Violent Attributes of the French Revolution in A Tale of Two Cities by Charles Dicken

620 Words Feb 20th, 2018 2 Pages
These violent attributes of the Revolution pushed the inherent goodness in people to a breaking point and at times resulted in their poor choices and uncharacteristic deeds. In A Tale of Two Cities, Charles Dickens shows foils between the rich and the poor, explaining the lengths people will go to undermine the stress of the Revolution.
In A Tale of Two Cities, the Monseigneur symbolizes a very rich and powerful man. Dickens portrays this symbolism through the Monseigneur eating his chocolate making reference that the rich were not wanting and had most all of their needs met (108). In these times the rich were indeed rich and the poor followed suit. “Men and women, dipped in the puddles with little mugs of mutilated earthenware, or even with handkerchiefs from women’s heads” (32). These two examples of consumption compare by being complete opposites. The Aristocracy feels they are above others and live a high life without any care for those the common folk and their ways of life. While this is occurring the poor are starving and experience a little luxury when they get their hands on a trickle of spilt wine from the road.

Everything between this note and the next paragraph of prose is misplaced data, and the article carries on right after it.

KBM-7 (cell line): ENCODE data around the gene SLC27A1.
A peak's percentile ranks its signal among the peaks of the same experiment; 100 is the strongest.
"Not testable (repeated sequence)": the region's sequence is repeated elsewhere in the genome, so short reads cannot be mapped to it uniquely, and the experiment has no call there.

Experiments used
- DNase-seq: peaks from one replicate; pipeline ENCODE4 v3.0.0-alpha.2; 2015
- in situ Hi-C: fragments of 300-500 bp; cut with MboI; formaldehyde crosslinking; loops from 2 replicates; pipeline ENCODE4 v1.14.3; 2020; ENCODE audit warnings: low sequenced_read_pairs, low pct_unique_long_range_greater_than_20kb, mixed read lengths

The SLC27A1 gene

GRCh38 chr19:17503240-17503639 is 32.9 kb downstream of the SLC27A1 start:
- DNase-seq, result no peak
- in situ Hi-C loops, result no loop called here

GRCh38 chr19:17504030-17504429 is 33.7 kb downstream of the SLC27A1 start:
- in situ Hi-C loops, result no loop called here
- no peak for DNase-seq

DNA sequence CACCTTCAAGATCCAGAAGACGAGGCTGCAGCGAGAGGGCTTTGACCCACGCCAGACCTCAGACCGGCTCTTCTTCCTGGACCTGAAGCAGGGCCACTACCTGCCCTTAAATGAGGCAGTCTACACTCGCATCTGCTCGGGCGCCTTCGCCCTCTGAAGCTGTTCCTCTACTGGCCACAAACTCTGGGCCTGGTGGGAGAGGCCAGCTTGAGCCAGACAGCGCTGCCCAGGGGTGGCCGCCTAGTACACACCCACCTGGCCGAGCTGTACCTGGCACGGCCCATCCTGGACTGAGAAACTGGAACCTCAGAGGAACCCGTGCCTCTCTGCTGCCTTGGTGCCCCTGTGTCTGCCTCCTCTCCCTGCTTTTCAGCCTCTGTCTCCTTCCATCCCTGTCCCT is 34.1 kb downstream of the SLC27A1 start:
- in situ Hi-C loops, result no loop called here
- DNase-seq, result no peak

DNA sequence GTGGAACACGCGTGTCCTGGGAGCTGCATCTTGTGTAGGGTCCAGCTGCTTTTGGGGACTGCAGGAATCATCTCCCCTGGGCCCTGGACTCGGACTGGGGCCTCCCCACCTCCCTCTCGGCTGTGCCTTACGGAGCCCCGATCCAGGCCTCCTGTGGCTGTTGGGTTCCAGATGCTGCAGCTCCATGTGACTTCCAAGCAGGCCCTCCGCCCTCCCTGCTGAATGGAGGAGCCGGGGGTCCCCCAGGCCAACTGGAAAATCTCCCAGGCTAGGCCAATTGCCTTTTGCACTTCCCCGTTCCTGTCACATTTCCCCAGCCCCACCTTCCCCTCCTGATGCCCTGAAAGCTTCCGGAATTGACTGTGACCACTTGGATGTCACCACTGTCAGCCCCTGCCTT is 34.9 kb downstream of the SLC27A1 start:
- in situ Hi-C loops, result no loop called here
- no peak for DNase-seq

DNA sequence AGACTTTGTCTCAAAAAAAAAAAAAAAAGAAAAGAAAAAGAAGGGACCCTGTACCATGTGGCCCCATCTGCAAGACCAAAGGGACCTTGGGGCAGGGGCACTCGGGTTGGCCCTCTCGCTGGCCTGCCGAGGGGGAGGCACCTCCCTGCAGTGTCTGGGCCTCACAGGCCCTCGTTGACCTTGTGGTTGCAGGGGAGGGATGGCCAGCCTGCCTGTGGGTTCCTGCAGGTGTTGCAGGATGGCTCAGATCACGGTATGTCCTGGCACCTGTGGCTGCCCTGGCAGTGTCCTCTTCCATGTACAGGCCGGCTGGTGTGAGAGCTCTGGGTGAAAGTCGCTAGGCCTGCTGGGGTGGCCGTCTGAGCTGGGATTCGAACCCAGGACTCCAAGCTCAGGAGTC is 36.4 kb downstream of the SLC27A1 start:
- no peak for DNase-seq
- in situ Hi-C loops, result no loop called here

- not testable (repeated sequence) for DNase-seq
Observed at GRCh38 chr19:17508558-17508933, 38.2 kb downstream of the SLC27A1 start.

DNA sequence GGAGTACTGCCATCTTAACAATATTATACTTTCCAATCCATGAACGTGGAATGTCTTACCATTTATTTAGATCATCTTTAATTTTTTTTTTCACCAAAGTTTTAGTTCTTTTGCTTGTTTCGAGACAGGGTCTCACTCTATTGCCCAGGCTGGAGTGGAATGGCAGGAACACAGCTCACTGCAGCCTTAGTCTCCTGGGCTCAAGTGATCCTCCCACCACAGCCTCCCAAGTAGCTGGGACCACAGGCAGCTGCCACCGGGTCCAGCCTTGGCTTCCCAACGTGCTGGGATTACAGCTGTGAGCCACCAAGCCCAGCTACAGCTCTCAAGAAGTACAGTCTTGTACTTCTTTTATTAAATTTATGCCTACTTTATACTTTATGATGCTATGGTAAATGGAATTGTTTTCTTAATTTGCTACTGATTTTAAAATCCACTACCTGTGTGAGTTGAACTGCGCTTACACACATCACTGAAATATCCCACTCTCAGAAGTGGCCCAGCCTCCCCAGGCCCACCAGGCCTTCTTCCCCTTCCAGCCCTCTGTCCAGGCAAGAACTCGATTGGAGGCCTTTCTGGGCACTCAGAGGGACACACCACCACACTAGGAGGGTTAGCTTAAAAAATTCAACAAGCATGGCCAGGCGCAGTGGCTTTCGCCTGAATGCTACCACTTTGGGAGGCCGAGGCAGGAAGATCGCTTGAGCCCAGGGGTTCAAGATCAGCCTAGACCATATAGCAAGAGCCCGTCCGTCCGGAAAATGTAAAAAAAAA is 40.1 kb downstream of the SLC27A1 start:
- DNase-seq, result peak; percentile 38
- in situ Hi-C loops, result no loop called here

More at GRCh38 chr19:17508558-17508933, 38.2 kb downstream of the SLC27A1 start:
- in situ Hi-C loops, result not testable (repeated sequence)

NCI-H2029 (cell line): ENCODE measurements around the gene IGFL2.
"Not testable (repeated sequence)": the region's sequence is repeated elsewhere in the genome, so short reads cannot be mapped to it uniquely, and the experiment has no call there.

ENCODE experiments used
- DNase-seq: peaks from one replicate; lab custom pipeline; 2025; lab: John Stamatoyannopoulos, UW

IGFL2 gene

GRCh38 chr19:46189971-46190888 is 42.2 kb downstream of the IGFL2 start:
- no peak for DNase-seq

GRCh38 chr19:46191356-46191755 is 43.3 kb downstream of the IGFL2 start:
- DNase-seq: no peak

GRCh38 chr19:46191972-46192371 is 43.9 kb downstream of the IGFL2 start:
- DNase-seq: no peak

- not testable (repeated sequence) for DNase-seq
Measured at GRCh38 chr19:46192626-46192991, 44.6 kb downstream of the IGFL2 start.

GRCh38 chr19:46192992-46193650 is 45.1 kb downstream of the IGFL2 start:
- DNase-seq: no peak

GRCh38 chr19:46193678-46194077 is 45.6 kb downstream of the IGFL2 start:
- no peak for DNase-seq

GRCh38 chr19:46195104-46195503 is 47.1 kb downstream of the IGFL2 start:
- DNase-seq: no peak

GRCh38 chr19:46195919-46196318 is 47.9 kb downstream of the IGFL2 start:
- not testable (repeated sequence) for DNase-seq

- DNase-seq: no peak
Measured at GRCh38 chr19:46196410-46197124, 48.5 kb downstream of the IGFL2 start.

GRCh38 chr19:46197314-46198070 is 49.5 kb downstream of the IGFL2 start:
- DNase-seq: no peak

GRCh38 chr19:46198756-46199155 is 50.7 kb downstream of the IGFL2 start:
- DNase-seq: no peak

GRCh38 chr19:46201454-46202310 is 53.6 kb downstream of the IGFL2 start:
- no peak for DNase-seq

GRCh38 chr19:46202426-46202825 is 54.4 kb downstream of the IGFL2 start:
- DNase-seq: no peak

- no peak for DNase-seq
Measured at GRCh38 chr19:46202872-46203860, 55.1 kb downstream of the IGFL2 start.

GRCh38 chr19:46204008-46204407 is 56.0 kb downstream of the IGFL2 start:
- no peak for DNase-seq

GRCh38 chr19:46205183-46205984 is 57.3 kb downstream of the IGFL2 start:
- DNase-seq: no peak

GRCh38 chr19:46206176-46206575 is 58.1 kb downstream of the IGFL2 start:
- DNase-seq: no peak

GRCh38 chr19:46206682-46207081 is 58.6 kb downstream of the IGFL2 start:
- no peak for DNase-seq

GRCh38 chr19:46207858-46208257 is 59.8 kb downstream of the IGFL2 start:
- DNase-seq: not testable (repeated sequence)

Dickens portrays vast differences in the lifestyles of the rich and the poor; the rich obviously are given more leeway with the way their country is run. For example, Monseigneur the Marquis, with his carriage, ran over a…
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